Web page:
Rare LS Lowry sketches seen by 100,000 people thanks to Wirral businessman

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Four rare sketches of the North Wales coastline by the artist LS Lowry have been viewed by more than 100,000 people during their first year on show to the public.

The works, two entitled Rhyl Harbour (both 1925), Windmill at Amlwch (c. 1930) and Windmill in Landscape (c.1930), were brought together for the first time thanks to a donation by James G McAllister, the owner and chairman of Plas Coch Holiday Home Park, in 2013.

Although part of the collection transferred to The Lowry by Salford City Council in 2000, the drawings had not previously been displayed together as some were hidden from view on the reverse of the sketch book pages Lowry used. Plas Coch’s sponsorship has allowed the works to be redisplayed so that all the sketches can be seen by visitors.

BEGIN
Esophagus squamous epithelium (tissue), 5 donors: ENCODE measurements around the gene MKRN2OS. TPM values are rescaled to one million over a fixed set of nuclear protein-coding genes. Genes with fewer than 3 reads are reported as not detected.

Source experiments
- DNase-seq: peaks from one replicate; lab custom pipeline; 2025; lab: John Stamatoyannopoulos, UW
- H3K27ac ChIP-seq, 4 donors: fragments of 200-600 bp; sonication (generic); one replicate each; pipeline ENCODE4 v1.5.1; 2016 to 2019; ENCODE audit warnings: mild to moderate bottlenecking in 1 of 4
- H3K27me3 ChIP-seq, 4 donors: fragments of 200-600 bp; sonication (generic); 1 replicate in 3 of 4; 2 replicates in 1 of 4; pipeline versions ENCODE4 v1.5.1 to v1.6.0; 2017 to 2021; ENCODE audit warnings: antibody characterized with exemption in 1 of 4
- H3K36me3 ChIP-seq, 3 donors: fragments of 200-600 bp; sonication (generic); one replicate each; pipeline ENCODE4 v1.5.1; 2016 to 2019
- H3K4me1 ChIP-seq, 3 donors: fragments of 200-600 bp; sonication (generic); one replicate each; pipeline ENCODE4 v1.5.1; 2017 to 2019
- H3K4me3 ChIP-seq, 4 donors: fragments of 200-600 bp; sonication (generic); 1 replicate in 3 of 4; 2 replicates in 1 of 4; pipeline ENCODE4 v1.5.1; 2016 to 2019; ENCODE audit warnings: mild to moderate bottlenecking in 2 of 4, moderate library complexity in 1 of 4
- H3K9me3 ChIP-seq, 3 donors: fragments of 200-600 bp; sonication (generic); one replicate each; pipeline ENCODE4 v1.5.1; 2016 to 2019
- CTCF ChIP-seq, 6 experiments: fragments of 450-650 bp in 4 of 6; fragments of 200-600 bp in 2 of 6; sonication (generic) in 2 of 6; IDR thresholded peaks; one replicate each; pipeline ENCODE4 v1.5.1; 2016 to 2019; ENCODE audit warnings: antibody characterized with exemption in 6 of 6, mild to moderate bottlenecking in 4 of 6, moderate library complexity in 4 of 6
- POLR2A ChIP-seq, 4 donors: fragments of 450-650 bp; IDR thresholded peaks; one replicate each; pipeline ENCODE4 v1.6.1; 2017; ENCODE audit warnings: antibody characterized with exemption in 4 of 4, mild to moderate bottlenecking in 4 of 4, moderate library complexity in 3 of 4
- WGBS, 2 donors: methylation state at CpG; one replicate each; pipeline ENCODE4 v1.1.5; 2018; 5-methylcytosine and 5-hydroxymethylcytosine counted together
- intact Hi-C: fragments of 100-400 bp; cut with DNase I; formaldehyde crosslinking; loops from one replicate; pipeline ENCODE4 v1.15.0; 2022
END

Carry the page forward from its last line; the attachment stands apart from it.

McAllister‘s donation as part of the ‘Adopt a Lowry’ scheme enabled the Salford arts venue to prepare the works for exhibition – which were unveiled as a collection in January 2013.

Michael Simpson, director of visual art and engagement at The Lowry, said: “Lowry’s sketches of the Welsh coastline are said to have been inspired by his summer holidays as a young boy. There are just four of North Wales in our collection – and without the support of Plas Coch, we wouldn’t have been able to prepare the sketches for exhibition. As such, to protect the work, they would have remained in storage. The fact that we have been able to share them with over 100,000 people in the first year alone is just fantastic.”


(from a press release)